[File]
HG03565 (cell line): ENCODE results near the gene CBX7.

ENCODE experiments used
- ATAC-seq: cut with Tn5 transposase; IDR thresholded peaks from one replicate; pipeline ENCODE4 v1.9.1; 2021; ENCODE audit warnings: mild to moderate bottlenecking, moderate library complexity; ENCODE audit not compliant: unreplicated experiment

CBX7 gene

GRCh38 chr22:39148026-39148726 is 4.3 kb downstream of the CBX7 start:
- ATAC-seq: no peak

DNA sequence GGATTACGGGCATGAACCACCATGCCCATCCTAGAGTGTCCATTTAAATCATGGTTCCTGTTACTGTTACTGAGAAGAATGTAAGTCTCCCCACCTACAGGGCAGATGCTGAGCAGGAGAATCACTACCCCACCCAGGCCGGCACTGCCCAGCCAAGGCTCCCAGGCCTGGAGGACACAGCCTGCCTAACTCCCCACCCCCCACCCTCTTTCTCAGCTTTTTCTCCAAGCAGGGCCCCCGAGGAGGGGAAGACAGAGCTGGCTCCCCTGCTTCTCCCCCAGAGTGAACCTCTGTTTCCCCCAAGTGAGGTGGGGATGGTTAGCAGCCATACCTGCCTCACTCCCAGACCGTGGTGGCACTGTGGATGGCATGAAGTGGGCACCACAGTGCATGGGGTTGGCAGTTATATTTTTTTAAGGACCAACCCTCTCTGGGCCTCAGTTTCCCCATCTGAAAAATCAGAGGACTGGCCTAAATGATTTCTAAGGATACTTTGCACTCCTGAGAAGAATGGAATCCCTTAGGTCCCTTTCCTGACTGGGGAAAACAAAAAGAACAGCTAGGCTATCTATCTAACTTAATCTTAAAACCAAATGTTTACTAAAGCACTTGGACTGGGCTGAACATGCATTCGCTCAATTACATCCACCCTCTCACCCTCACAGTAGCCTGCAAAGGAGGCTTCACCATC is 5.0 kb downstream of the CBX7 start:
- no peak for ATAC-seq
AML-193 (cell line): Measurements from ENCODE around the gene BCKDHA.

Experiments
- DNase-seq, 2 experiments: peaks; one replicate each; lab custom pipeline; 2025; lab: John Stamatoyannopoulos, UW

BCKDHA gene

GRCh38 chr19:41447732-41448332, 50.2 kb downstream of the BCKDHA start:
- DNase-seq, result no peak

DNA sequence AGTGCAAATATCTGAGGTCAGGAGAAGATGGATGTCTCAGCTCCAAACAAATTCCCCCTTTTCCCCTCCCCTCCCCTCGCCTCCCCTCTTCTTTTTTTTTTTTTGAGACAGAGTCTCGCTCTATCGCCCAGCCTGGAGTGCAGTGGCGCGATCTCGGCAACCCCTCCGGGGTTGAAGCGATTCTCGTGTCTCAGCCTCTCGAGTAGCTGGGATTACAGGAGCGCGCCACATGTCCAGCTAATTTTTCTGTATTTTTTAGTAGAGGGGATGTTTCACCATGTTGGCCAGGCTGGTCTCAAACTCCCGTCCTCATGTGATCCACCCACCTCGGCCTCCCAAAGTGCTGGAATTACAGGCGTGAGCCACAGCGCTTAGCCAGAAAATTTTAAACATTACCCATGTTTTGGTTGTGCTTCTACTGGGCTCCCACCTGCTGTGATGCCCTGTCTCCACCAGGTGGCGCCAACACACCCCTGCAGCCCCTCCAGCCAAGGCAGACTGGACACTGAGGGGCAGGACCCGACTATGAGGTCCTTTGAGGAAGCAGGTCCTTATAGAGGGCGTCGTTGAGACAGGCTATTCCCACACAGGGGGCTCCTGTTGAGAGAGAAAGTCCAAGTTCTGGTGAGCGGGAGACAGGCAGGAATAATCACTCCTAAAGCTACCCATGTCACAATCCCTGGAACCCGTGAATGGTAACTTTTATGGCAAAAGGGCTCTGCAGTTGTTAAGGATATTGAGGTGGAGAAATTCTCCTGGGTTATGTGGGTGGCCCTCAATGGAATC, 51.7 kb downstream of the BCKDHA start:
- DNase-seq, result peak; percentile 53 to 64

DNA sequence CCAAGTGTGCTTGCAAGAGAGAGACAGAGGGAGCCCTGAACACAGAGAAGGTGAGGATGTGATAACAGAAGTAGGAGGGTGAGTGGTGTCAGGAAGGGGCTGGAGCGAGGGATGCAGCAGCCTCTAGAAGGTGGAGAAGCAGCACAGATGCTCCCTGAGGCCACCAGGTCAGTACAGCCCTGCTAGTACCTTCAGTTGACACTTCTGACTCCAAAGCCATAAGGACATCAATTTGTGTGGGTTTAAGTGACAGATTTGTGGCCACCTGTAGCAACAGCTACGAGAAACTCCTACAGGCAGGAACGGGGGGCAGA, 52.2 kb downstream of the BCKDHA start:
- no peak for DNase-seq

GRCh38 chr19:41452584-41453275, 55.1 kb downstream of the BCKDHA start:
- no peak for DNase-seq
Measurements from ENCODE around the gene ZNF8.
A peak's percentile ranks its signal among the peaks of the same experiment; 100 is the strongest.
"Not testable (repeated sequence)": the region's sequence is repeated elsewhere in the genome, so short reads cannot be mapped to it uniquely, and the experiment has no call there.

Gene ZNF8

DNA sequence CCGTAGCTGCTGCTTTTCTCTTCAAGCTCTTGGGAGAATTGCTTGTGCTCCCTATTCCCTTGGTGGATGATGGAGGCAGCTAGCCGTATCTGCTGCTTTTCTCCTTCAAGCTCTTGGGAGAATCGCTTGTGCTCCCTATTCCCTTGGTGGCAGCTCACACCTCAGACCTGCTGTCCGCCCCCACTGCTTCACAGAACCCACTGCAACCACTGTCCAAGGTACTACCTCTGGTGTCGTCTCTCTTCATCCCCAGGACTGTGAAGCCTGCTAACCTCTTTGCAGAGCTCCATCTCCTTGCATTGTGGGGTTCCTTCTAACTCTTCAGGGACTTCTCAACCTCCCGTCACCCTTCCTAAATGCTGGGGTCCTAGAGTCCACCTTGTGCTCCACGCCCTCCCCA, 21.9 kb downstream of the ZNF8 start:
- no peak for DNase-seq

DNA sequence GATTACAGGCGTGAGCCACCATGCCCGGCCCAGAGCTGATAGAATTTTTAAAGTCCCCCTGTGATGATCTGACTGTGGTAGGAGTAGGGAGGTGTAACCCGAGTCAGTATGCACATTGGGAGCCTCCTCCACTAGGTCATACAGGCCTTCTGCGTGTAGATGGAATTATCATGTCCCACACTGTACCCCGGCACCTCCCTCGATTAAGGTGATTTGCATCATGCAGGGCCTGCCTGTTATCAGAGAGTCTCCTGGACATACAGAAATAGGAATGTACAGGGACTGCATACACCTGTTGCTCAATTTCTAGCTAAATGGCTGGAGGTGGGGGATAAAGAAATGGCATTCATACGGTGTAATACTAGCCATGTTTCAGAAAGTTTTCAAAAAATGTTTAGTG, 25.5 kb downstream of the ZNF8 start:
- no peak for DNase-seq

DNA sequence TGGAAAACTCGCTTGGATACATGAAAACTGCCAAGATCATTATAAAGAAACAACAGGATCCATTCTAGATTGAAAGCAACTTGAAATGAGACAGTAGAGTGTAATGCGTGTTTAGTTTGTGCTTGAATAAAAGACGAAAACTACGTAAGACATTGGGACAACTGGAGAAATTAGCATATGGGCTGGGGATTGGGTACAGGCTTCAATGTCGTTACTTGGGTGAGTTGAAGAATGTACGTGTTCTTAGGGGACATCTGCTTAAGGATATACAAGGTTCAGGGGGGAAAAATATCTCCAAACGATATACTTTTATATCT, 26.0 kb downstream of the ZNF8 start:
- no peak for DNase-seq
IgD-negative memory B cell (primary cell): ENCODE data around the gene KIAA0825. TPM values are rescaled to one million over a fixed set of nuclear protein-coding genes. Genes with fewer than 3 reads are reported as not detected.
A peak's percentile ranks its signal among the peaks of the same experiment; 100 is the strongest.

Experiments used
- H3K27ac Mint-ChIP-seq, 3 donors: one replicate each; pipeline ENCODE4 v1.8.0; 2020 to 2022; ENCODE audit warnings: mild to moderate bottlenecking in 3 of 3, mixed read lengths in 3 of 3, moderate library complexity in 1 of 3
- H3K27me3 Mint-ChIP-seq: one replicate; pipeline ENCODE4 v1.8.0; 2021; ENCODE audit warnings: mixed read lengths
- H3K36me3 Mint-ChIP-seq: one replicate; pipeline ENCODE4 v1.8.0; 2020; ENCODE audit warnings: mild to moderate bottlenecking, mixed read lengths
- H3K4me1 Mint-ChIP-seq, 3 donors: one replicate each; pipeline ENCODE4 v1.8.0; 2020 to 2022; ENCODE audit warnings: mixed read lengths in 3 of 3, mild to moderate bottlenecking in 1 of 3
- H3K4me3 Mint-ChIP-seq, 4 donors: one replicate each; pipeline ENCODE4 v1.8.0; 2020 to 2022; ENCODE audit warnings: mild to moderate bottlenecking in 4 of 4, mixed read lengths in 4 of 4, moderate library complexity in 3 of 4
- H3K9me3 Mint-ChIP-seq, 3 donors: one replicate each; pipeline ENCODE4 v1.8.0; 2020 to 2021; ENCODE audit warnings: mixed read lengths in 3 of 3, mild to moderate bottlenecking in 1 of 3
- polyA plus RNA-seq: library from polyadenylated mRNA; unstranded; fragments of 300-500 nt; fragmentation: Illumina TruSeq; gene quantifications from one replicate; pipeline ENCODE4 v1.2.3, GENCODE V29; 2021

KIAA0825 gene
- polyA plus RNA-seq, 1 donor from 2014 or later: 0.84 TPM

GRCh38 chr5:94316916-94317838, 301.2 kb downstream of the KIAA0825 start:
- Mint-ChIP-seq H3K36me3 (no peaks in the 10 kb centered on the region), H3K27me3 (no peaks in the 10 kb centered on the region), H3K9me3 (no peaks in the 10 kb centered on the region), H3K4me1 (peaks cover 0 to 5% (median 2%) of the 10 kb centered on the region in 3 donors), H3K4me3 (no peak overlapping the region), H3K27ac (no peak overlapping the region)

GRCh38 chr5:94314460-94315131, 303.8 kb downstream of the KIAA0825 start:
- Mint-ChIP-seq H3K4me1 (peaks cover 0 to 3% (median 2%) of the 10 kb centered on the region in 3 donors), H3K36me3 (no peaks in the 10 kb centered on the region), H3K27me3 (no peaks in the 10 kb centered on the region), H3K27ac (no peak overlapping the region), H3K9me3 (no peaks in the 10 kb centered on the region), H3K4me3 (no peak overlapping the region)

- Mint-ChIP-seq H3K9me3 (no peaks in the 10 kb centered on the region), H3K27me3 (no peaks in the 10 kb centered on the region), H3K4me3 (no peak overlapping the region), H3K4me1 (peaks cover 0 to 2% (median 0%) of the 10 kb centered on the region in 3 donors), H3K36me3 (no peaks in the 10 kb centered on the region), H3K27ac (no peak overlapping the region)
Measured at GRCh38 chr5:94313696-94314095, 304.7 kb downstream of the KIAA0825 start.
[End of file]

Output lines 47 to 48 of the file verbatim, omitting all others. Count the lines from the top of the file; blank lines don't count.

- Mint-ChIP-seq H3K9me3 (no peaks in the 10 kb centered on the region), H3K27me3 (no peaks in the 10 kb centered on the region), H3K4me3 (no peak overlapping the region), H3K4me1 (peaks cover 0 to 2% (median 0%) of the 10 kb centered on the region in 3 donors), H3K36me3 (no peaks in the 10 kb centered on the region), H3K27ac (no peak overlapping the region)
Measured at GRCh38 chr5:94313696-94314095, 304.7 kb downstream of the KIAA0825 start.